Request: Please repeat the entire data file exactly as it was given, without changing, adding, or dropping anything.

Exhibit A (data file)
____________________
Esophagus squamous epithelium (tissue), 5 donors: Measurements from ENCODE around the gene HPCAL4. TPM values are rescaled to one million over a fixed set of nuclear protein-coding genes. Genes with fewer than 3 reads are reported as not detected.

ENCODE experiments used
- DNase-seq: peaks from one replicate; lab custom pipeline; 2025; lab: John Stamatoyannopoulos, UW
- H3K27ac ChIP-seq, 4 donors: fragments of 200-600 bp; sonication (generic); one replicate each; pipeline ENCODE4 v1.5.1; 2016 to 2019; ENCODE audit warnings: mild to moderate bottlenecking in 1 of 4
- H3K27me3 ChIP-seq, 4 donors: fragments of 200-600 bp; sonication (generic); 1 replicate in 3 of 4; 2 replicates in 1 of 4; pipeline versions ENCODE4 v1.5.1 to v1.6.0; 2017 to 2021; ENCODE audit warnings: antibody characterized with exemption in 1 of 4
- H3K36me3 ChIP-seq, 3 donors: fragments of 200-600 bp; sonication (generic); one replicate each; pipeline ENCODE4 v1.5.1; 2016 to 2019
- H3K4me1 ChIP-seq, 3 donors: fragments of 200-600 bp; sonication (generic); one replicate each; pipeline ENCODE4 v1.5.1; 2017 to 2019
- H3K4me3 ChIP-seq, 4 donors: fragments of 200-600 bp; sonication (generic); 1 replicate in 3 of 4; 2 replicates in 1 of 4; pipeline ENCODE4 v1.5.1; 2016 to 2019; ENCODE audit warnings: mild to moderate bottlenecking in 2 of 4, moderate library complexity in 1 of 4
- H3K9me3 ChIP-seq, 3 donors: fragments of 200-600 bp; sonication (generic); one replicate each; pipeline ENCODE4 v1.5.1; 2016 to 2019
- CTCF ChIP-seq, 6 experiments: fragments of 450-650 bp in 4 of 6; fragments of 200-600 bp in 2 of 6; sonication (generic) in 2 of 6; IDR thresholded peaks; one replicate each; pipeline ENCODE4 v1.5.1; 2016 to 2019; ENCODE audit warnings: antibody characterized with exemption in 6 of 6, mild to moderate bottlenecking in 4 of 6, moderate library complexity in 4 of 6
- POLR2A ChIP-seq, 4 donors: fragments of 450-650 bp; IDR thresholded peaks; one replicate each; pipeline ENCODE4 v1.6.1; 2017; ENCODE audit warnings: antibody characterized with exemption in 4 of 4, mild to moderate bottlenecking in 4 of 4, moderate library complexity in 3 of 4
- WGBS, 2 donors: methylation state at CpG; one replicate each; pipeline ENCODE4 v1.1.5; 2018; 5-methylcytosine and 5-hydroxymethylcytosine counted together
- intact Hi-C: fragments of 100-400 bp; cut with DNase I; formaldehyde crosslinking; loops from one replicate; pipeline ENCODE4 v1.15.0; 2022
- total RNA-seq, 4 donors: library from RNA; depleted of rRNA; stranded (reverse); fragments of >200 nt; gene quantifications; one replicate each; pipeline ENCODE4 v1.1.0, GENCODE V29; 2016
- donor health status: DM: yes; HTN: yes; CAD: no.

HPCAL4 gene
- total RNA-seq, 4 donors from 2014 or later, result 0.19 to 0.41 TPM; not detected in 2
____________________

Esophagus squamous epithelium (tissue), 5 donors: Measurements from ENCODE around the gene HPCAL4. TPM values are rescaled to one million over a fixed set of nuclear protein-coding genes. Genes with fewer than 3 reads are reported as not detected.

ENCODE experiments used
- DNase-seq: peaks from one replicate; lab custom pipeline; 2025; lab: John Stamatoyannopoulos, UW
- H3K27ac ChIP-seq, 4 donors: fragments of 200-600 bp; sonication (generic); one replicate each; pipeline ENCODE4 v1.5.1; 2016 to 2019; ENCODE audit warnings: mild to moderate bottlenecking in 1 of 4
- H3K27me3 ChIP-seq, 4 donors: fragments of 200-600 bp; sonication (generic); 1 replicate in 3 of 4; 2 replicates in 1 of 4; pipeline versions ENCODE4 v1.5.1 to v1.6.0; 2017 to 2021; ENCODE audit warnings: antibody characterized with exemption in 1 of 4
- H3K36me3 ChIP-seq, 3 donors: fragments of 200-600 bp; sonication (generic); one replicate each; pipeline ENCODE4 v1.5.1; 2016 to 2019
- H3K4me1 ChIP-seq, 3 donors: fragments of 200-600 bp; sonication (generic); one replicate each; pipeline ENCODE4 v1.5.1; 2017 to 2019
- H3K4me3 ChIP-seq, 4 donors: fragments of 200-600 bp; sonication (generic); 1 replicate in 3 of 4; 2 replicates in 1 of 4; pipeline ENCODE4 v1.5.1; 2016 to 2019; ENCODE audit warnings: mild to moderate bottlenecking in 2 of 4, moderate library complexity in 1 of 4
- H3K9me3 ChIP-seq, 3 donors: fragments of 200-600 bp; sonication (generic); one replicate each; pipeline ENCODE4 v1.5.1; 2016 to 2019
- CTCF ChIP-seq, 6 experiments: fragments of 450-650 bp in 4 of 6; fragments of 200-600 bp in 2 of 6; sonication (generic) in 2 of 6; IDR thresholded peaks; one replicate each; pipeline ENCODE4 v1.5.1; 2016 to 2019; ENCODE audit warnings: antibody characterized with exemption in 6 of 6, mild to moderate bottlenecking in 4 of 6, moderate library complexity in 4 of 6
- POLR2A ChIP-seq, 4 donors: fragments of 450-650 bp; IDR thresholded peaks; one replicate each; pipeline ENCODE4 v1.6.1; 2017; ENCODE audit warnings: antibody characterized with exemption in 4 of 4, mild to moderate bottlenecking in 4 of 4, moderate library complexity in 3 of 4
- WGBS, 2 donors: methylation state at CpG; one replicate each; pipeline ENCODE4 v1.1.5; 2018; 5-methylcytosine and 5-hydroxymethylcytosine counted together
- intact Hi-C: fragments of 100-400 bp; cut with DNase I; formaldehyde crosslinking; loops from one replicate; pipeline ENCODE4 v1.15.0; 2022
- total RNA-seq, 4 donors: library from RNA; depleted of rRNA; stranded (reverse); fragments of >200 nt; gene quantifications; one replicate each; pipeline ENCODE4 v1.1.0, GENCODE V29; 2016
- donor health status: DM: yes; HTN: yes; CAD: no.

HPCAL4 gene
- total RNA-seq, 4 donors from 2014 or later, result 0.19 to 0.41 TPM; not detected in 2